In its report “Human Rights situation in Iranian Kurdistan”1 from October 2009, the Kurdistan Peace and Development Society points out extra-juridical killings by the security forces in Kurdistan. Due to the state of martial law in Kurdistan Area of the Islamic Republic of Iran and difficulties on reporting people killed by security forces, it is hard to find statistics on the number of victims. But, according to human rights defenders in Iran and the Kurdistan Human Rights Organization, during 2009 at least 40 people were killed by security forces and more than 30 were injured. Although the victims are innocent people, the killers behind these extra-juridical executions are elements of the security apparatus of the Islamic Republic of Iran. In the same report, the Kurdistan Peace and Development Society has published a list of 227 Kurdish political prisoners.

The human rights defenders and those who experienced imprisonment speak of tortures and sexual abuses as means for extracting information. In May 2008, the Kurdish political detainee Kaveh AZIZPOUR died under torture. According to the KHRO report, AZIZPOUR suffered a stroke as the result of excessive torture he endured while in custody.

We call upon the authorities of the Islamic Republic of Iran to respect basic international human rights standards, to preserve human integrity, and to free all the prisoners of “conscience”.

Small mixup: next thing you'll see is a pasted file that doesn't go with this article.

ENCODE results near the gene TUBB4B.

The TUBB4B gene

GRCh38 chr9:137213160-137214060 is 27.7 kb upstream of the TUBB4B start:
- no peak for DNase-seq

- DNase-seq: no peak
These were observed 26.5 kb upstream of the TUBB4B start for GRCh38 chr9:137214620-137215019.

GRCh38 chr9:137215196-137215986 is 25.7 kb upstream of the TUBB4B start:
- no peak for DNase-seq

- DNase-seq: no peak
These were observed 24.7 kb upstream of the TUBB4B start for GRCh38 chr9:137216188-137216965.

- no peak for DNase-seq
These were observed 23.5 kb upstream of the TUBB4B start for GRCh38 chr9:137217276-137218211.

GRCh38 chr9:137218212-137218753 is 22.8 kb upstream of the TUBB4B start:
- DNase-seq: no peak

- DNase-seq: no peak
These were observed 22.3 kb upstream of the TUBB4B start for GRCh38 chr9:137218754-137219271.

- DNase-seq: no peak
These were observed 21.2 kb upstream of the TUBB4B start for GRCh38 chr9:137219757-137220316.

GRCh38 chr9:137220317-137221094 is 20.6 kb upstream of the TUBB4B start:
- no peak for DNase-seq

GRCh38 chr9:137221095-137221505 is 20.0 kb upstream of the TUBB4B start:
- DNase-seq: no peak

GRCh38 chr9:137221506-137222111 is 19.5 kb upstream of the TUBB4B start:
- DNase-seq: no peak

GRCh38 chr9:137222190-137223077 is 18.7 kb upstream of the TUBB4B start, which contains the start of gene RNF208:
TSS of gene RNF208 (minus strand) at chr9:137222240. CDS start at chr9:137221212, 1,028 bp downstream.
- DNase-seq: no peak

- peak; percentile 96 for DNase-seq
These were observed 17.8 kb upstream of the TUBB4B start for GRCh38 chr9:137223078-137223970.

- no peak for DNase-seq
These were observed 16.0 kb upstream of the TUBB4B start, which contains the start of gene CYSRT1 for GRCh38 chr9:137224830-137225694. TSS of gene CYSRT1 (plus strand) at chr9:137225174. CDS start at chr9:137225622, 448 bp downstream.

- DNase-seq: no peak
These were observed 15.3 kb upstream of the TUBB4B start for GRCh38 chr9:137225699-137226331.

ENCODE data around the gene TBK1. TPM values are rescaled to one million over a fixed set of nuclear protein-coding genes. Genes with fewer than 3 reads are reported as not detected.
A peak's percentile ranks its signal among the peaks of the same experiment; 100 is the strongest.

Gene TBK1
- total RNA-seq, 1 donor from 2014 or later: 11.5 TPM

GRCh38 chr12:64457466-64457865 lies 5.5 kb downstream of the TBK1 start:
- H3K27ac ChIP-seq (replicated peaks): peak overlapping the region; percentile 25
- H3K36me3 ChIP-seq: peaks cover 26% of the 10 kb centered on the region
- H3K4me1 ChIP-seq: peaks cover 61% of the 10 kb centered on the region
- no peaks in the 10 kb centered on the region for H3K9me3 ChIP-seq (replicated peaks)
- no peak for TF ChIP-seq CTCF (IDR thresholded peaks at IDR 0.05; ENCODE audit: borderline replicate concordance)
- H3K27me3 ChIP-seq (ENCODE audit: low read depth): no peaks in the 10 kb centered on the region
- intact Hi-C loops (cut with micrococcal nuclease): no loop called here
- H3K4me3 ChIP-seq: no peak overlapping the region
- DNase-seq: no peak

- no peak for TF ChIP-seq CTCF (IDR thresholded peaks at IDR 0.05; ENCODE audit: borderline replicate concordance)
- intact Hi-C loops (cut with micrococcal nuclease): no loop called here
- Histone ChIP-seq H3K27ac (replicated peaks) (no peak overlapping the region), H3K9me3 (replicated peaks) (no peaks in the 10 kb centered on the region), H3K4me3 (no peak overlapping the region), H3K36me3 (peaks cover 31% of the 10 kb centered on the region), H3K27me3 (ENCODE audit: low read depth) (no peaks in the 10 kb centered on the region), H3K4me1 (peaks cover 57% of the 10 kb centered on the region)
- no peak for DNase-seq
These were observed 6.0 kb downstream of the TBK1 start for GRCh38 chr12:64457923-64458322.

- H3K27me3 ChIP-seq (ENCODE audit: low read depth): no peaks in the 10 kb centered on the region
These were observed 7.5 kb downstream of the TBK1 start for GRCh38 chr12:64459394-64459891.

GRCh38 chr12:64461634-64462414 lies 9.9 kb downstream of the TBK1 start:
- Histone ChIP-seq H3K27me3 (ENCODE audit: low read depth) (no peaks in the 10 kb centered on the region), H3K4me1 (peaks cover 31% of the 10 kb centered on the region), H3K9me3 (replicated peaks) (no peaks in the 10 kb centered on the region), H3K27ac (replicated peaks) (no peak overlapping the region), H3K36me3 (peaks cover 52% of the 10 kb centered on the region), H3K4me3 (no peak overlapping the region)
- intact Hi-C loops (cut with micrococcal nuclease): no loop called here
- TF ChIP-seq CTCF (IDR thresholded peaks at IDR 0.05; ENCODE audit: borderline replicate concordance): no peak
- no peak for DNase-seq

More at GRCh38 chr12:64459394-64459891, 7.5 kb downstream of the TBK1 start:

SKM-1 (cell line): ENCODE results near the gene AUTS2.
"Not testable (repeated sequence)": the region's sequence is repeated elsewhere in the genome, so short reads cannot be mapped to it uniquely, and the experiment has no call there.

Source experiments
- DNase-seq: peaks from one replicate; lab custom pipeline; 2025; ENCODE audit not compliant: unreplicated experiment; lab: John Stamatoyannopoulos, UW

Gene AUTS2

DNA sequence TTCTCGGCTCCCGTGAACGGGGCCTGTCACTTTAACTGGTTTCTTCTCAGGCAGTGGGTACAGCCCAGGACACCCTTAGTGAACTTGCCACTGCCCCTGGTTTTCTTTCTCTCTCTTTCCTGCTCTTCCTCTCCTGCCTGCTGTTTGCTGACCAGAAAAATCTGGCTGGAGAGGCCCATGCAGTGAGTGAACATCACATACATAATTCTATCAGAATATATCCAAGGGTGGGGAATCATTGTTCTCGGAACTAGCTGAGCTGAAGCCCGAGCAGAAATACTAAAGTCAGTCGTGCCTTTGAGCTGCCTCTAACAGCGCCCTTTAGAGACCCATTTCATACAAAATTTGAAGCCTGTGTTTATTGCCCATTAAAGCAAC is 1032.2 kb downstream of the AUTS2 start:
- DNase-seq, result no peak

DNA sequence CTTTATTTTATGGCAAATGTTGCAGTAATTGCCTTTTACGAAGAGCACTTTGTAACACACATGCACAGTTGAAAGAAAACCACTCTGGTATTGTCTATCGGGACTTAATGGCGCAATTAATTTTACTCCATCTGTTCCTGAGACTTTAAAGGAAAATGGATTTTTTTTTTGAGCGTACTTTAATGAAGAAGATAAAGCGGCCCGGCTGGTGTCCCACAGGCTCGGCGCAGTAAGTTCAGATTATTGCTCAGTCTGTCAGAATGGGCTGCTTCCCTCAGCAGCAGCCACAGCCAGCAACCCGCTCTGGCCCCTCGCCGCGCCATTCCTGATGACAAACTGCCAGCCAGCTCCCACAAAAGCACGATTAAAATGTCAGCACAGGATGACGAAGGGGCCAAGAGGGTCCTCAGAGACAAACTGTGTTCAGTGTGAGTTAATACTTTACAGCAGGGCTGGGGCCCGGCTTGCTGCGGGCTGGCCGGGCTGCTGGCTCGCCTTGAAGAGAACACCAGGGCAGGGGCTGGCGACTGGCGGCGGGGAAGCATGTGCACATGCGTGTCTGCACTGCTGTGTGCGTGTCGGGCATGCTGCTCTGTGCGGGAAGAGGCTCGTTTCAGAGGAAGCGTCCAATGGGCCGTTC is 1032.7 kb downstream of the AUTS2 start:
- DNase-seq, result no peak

Currently hundreds of Kurdish political-civil detainees are in Iranian prisons. We ask for an urgent action to:

1. eliminate the policies of national, religious and sexual discrimination;

2. release all political prisoners who are being held without charges;

3. stop the policy of sending detainees into exile and improve prisons conditions;

4. put an end to the practice of torture, cruel and inhuman treatment of the prisoners;

5. commute the death sentences given to political and civil activists and remove the death penalty from the Iranian constitution;

6. stop the practice of trials taking place behind closed doors and meet international standards;

7. reform the Iranian judiciary system and all its sub-institutions;

8. allow independent Iranian and International Human Rights Organizations to monitor the Iranian prisons.